Teachers are easy targets and security lapse
Why teachers in the restive deep South have always been targeted for attacks by suspected insurgents?
The Isra news desk have come up with three probable reasons which will hopefully provide an answer to the above-mentioned question.
Firstly, teachers are considered as a “soft” target because they have to travel back and forth between homes and schools on daily basis, five days a week and almost at the same time everyday. The routine ritual makes them vulnerable to attacks by suspected insurgents. Even though in actual practice in high risk areas, teachers are escorted by security forces during their journey, the timetable schedules are barely changed and can be correctly anticipated by suspected insurgents if they want to stage an attack against the teachers.
Secondly, more than 90 percent of the attacks against teachers occurred on the road while the teachers were traveling to schools or returning homes. There was barely any incident about a teacher being attacked at home although the insurgents are capable of mounting such an attack. This clearly speaks volume to the theory that the attacks against teachers by suspected insurgents were meant to discredit the security forces as being incompetent and also to provoke conflict between security forces and teachers.
Thirdly, teachers have been held with respect and granted a special status in the Thai society. Hence, an attack against a teacher most likely results to a public uproar and attracts widespread media publicity as wished by the insurgents.
The three above-mentioned probable reasons seem to correspond with the terrorism tactic of using small armed gangs to fight against a large conventional force of the government by means of targeting such “soft” target as teachers to put pressure on the central government to bow to their demands or terms of condition.
Altogether 157 teachers or educators have been killed by suspected insurgents in the past nine years with four of them shot dead in November and December. The latest two victims, Mrs Tatiyarat Chueykaew, director of Ban Ba Ngo school in Mayo district of Pattani, and Somsak Kwanma, a teacher in the same school, were shot dead as they were having lunch in the school’s canteen on December 11.
On November 22, Mrs Nanthana Kaewchan, director of Ban Kha Kam Sham in Nong Chik district, was shot dead behind the wheel as she was leaving the school for home in her car. On December 3, another teacher, Mrs Chatsuda Nilsuwan, of Ban Ta Ngo school in Cho Airong district of Narathiwat was shot dead as she was riding a motorcycle for home. A male teacher in Su-ngai Padi district of Narathiwat, Thirapol Chusongsaeng, was seriously shot the following day.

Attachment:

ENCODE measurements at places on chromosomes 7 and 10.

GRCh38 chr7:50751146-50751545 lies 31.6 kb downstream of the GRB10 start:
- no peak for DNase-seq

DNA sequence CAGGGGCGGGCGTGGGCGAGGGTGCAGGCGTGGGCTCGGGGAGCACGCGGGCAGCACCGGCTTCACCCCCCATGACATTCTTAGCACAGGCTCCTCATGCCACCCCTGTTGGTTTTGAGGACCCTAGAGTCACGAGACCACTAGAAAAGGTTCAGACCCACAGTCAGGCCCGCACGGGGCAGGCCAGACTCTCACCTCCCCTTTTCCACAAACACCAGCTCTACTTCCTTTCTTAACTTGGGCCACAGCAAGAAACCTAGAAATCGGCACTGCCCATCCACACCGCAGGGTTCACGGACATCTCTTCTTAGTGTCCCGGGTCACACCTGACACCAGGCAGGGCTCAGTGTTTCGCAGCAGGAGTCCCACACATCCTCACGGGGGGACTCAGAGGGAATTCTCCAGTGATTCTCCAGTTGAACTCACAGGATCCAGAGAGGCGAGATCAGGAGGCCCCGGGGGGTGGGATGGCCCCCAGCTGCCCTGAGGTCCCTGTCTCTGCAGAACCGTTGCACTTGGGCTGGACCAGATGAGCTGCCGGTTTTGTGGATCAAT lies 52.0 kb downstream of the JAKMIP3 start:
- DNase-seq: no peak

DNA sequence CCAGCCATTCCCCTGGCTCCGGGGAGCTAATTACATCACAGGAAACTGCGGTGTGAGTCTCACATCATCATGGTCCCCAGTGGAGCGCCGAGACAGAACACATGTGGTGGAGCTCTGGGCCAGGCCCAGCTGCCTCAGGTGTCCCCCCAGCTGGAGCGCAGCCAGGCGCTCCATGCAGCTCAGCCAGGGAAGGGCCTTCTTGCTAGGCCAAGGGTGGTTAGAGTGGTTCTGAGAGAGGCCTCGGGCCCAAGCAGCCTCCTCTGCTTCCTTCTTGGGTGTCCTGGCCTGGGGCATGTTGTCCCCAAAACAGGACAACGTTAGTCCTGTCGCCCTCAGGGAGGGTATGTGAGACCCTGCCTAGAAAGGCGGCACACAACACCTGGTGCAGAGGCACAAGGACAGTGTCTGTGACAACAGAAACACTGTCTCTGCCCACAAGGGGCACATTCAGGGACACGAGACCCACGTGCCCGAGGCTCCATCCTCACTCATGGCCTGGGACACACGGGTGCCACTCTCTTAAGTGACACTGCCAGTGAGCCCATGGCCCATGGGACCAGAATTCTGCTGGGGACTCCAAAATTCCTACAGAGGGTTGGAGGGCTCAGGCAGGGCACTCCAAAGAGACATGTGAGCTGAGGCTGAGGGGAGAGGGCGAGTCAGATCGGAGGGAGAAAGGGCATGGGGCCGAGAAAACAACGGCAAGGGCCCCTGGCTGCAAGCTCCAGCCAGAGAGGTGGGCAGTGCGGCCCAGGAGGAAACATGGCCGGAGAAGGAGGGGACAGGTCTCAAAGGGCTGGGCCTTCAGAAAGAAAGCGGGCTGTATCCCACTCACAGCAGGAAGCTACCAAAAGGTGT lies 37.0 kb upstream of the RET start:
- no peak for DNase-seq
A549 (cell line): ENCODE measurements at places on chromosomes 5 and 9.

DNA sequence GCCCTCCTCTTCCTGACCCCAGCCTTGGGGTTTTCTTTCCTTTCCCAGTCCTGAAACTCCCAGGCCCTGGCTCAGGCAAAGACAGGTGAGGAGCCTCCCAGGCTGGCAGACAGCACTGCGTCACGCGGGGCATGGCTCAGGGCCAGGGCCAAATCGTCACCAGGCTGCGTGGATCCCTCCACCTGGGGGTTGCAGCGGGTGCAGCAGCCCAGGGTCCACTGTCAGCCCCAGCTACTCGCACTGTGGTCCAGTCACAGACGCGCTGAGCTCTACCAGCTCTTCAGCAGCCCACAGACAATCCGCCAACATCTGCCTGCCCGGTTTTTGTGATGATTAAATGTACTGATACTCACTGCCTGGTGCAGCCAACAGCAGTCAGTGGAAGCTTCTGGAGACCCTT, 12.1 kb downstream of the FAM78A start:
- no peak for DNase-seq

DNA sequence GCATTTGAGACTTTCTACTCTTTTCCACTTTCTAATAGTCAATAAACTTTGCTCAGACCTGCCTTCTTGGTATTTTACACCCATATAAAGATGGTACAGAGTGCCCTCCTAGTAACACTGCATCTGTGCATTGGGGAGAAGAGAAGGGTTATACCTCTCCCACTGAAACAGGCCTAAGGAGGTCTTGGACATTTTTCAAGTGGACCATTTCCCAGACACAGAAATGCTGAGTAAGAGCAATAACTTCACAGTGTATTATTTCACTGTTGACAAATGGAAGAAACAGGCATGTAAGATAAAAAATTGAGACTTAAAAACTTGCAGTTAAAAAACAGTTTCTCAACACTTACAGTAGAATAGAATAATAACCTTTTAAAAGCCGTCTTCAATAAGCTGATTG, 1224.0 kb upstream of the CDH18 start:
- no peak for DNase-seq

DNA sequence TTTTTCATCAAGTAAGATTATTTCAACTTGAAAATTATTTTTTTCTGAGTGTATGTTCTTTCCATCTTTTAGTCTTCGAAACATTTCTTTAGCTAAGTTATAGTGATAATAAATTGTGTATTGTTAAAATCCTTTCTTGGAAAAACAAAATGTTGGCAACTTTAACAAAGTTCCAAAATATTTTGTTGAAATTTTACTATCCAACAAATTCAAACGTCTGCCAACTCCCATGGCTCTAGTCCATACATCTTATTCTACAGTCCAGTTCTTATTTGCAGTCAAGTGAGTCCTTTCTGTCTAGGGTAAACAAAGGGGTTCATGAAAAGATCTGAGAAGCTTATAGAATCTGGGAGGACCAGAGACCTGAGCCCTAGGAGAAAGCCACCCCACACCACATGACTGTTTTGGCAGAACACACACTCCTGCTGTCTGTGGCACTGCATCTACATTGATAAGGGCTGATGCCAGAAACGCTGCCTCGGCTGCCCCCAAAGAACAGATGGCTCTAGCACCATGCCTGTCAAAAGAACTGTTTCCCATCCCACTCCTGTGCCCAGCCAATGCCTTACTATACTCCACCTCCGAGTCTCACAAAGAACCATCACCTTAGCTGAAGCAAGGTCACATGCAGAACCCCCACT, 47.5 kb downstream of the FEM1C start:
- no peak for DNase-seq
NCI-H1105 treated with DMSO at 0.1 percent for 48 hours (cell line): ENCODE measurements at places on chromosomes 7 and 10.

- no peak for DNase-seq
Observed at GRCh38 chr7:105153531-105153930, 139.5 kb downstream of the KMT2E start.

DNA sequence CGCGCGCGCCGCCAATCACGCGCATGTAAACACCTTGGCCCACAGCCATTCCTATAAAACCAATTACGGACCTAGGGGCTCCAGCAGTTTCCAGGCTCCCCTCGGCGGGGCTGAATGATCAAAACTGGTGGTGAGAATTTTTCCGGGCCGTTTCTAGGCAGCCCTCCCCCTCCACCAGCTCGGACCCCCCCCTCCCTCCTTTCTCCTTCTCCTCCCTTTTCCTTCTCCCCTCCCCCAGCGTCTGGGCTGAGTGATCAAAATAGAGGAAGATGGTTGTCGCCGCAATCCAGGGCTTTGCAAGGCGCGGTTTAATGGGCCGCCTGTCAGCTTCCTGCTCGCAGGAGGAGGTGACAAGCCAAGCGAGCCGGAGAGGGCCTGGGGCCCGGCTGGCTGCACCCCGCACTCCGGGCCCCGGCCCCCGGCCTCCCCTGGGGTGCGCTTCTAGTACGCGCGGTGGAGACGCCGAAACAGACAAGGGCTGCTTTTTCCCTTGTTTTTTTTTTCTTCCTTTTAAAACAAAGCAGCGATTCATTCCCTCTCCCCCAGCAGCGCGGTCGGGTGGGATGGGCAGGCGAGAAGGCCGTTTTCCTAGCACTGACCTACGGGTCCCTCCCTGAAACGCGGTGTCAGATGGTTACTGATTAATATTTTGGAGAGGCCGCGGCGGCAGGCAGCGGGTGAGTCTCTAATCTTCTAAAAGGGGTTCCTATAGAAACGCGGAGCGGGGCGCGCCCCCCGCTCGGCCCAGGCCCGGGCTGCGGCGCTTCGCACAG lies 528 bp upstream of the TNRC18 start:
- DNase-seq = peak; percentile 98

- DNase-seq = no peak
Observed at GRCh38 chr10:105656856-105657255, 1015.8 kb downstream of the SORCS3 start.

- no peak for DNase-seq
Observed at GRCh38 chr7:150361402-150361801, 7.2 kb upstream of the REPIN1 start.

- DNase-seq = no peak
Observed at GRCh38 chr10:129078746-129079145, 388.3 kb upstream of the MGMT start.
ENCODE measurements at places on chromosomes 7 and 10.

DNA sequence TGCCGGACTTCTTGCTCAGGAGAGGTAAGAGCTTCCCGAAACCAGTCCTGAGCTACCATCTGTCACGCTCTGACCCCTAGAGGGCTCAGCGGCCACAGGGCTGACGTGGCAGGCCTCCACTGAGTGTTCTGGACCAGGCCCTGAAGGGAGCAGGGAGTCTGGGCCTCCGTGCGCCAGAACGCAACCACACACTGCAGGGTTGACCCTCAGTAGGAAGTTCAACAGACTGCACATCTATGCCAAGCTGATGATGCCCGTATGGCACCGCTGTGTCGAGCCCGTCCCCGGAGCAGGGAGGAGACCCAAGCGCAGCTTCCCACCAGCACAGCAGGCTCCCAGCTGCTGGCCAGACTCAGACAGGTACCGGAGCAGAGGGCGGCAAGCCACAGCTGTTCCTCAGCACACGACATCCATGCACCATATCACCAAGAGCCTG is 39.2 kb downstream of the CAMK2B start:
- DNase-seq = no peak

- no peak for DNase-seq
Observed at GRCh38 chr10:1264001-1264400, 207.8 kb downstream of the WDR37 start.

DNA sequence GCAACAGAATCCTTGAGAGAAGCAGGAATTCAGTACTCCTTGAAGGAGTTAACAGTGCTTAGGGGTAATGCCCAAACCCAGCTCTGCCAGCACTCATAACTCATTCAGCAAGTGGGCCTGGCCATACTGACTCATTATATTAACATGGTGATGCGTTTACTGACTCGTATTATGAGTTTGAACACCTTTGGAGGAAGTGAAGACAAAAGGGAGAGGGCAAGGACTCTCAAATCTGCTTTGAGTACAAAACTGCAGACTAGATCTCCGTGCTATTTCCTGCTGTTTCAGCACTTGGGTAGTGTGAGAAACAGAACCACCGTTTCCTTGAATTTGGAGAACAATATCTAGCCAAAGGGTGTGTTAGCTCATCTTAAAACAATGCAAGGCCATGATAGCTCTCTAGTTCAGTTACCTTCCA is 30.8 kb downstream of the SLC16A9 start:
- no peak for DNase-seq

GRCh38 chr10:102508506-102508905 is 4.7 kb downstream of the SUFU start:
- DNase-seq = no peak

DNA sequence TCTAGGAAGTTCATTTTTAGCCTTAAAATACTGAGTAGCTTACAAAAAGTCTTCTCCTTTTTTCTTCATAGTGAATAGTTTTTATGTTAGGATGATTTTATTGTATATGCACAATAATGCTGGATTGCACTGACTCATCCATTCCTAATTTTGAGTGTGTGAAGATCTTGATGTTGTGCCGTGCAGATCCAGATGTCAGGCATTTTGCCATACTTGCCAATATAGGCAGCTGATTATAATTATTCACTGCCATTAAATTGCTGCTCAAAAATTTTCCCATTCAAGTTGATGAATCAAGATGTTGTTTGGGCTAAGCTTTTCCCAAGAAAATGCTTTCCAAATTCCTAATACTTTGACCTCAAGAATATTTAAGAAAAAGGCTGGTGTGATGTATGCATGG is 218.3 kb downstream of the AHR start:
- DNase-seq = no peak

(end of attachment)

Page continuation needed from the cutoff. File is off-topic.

Despite the recent attacks against teachers, about 5,000 units of soldiers, police, paramilitary and defence volunteers have been deployed on daily basis to protect teachers in the restive deep South. There are altogether more than 1,300 schools with over 20,000 teachers in the region.
Standard security arrangements for the teachers are as follows:
In case teachers are to travel in a convoy escorted by security forces, teachers are told to gather at a meeting point where they are to travel to the same school in group under escort. Before leaving the meeting point for school, an advance patrol unit in motorcycles or car will survey the traveling route first to look for suspected people or bombs which might be planted on the road or other objects which might be placed on the road.
There are however loopholes in the security arrangements. For instance, the short journey between homes and the gathering point where teachers are not protected and thus exposing them to possible attacks. Practically, it is almost impossible for security forces to escort every teacher from home to the gathering point or to school.
Another wellknown of security lapse is that the gathering points and the traveling routes used by the teachers and their escorts are mostly unchanged and wellknown to suspected insurgents.
Some teachers have refuse escort because they believe that they will be safer traveling on their own without protection.
Another security lapse is the lack of or inadequate communication between teachers and their security guards. In several cases, teachers were attacked as they left home to somewhere else such as to a market to do some shopping and without notifying or asking for security protection.
Caption : All government schools in far South were closed after four teachers were shot dead by suspected insurgents in November and December.